dmarks said...

Your last example is interesting, about the gay bar.

I wonder what would happen if you went into one and started flinging around the term "faggot", which you have apparently defined in a one-person dictionary to be a generic insult devoid of any homophobic intent.

You might get slugged by some reality if you started using this word in your unique fashion.

Silverfiddle said...

Wow, Jersey. It is interesting what you took away from this post. The Billy Jack part was just to add color (and I do like the movies and I do admire Tom Laughlin).

Here's the main point:

Imagine an independent neighborhood economy based upon barter. Governments hate that, and pear-shaped regulators spill over with sadistic glee at punishing independent daycare providers, home-churchers and free-lance food vendors. Imagine abolishing imminent domain and creating a nation where corporations cannot bribe politicians to seize the property of free citizens.

Marry 15 gay lovers, smoke dope all day, own 100 guns. I don't care what you do with your life so long as it doesn't impinge on my liberties and the government doesn't confiscate my money to pay for your mistakes. Buy raw milk, sell raw milk. Start a business this afternoon based upon a brainstorm you got this morning. Do it without teams of lawyers, and hire people without the bureaucratic red tape.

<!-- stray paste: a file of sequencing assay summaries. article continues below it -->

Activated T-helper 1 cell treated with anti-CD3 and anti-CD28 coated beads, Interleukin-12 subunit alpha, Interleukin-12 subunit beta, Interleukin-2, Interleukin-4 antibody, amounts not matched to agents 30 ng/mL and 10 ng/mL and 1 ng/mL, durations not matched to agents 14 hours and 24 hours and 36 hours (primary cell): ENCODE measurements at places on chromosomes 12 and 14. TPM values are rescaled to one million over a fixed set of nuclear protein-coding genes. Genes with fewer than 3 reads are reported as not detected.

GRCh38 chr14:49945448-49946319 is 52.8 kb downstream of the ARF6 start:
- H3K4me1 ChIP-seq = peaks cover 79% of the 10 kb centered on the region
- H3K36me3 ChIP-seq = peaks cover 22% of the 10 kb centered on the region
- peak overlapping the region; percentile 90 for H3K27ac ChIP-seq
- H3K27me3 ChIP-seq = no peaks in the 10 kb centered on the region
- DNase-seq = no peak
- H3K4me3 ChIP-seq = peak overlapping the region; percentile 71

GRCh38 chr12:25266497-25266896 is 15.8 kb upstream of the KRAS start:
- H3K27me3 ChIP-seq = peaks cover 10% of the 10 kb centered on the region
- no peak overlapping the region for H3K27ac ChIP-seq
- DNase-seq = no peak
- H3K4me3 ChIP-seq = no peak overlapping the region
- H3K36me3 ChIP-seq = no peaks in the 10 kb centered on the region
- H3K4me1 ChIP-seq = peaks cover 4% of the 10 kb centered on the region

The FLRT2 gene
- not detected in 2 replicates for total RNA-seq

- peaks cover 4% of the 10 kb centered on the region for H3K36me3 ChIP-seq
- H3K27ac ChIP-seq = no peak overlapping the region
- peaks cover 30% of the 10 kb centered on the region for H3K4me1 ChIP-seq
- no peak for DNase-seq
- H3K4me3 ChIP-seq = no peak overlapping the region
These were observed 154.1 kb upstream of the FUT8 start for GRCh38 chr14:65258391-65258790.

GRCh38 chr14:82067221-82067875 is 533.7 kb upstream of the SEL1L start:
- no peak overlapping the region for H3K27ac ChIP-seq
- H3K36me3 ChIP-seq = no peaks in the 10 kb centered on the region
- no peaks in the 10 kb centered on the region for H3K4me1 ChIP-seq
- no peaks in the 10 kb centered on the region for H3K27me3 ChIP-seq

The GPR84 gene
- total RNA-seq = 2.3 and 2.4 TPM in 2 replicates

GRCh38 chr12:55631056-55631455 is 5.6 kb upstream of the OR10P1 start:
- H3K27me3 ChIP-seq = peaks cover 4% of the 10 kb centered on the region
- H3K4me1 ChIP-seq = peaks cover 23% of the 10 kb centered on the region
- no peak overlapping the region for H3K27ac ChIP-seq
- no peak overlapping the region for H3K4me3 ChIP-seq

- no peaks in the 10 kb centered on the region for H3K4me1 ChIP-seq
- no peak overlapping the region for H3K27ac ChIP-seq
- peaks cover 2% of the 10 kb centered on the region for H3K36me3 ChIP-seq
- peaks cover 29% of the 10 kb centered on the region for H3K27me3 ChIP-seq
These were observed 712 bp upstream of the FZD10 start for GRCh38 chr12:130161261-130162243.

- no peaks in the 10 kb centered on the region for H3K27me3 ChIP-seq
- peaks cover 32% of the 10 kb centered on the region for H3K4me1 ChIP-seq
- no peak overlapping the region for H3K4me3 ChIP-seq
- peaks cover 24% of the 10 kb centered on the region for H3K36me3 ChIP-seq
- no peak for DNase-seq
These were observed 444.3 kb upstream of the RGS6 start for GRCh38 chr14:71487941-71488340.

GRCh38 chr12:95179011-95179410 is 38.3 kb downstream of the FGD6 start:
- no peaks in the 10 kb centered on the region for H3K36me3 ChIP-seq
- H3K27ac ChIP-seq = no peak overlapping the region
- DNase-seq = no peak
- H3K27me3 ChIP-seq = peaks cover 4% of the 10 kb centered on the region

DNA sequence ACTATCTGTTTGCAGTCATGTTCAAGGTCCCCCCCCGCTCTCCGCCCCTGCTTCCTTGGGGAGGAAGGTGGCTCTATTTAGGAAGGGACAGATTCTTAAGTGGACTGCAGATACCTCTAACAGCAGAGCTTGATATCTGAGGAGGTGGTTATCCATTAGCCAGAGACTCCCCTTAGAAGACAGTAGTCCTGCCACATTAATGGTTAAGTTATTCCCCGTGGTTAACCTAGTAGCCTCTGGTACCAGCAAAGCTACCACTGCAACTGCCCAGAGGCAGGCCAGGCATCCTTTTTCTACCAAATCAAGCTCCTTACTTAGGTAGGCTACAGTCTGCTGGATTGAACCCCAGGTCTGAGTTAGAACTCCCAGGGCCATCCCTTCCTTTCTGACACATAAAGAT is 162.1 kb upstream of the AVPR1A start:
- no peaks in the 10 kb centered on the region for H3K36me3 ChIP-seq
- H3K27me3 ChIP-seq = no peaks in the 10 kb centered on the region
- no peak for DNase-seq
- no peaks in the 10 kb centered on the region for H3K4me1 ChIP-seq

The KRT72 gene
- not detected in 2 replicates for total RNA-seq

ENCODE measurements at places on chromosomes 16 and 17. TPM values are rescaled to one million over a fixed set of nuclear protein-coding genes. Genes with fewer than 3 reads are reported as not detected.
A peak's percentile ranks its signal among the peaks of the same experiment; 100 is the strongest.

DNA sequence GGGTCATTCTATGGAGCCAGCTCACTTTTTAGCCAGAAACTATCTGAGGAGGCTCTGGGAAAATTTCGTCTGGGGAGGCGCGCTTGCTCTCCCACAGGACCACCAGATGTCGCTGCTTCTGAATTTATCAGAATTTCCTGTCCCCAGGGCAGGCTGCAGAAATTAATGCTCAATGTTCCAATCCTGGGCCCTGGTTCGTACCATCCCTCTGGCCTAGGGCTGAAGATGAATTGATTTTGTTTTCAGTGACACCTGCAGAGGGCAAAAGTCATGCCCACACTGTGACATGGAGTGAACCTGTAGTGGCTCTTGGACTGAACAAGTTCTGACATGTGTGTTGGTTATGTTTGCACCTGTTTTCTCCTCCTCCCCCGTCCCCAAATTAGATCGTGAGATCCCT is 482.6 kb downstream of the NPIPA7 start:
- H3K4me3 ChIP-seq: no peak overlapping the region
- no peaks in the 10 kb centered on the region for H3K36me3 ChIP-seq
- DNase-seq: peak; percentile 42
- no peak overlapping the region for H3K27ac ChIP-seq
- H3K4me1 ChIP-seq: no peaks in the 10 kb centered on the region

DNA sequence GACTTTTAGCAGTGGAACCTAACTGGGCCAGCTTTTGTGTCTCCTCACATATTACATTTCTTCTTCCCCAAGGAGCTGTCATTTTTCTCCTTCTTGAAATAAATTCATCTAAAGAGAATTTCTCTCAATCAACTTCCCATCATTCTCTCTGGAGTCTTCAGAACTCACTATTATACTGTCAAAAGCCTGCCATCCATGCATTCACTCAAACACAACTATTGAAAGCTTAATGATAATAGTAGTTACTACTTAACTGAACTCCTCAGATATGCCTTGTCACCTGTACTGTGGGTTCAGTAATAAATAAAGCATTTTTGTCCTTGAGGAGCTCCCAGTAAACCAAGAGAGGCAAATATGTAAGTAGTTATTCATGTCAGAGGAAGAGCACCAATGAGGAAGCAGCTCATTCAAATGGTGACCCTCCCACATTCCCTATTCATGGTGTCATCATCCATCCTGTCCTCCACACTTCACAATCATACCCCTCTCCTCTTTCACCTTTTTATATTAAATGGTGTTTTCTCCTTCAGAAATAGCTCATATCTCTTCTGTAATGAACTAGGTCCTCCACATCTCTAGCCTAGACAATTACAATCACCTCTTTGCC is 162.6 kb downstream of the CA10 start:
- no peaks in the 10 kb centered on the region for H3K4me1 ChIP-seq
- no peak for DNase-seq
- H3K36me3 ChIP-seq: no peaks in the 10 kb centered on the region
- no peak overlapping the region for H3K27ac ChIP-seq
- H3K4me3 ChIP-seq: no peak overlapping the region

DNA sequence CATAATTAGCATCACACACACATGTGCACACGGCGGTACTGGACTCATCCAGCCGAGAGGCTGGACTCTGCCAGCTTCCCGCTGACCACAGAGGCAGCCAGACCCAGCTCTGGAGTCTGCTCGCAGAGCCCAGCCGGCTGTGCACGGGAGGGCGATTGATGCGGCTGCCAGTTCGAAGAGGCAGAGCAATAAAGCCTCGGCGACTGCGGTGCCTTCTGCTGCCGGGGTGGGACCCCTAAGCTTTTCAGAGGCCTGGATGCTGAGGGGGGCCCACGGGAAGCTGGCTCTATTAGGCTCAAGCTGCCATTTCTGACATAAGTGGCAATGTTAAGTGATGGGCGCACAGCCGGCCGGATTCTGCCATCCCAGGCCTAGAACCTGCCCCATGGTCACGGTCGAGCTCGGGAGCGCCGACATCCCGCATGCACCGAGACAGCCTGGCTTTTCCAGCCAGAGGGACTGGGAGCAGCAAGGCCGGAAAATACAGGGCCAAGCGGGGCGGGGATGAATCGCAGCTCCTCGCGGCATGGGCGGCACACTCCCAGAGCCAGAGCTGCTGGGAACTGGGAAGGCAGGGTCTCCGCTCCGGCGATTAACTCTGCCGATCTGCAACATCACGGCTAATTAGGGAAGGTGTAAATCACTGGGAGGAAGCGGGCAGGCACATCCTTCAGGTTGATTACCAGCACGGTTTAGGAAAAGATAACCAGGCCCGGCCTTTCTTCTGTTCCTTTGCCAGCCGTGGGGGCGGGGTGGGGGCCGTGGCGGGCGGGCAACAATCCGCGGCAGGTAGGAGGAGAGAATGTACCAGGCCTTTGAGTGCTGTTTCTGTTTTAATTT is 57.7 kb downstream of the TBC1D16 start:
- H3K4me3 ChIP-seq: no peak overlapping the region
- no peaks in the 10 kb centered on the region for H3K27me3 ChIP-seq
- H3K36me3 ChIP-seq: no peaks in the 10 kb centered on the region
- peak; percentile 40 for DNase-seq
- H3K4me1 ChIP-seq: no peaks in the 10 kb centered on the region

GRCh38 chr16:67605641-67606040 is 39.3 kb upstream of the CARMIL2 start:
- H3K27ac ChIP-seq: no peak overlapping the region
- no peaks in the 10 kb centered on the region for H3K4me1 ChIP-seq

So my liberal friends, if you want to attract people to your cause, drop the big government statism, stop begging for "free" crap, and start walking and talking like Billy Jack. Like those wild horses galloping across the western plains, people gotta be free.


The karate stuff is cool, but notice I praise Laughlin's dedication to social causes and his intellectual pursuits, not that he can kick everybody's ass.

And I didn't question anyone's masculinity. Don't know how you got that out of it...

Z said...

that song gives me the chills; I sang it at a party for RCA recoding execs and went blank on the last 2 verses so I sang the first one 3 times :-) shudder.

Man, Jersey: "those 'righties' politely" carrying signs of Obama with a Hitler mustache." That's almost as silly as still accusing the TPers of spitting on black congressional members, which was proven not to have happened. Maybe ONE nut (and who knows if he was a TP member?) carried a hitler sign and it's plural now and something to hate the TPers for :-)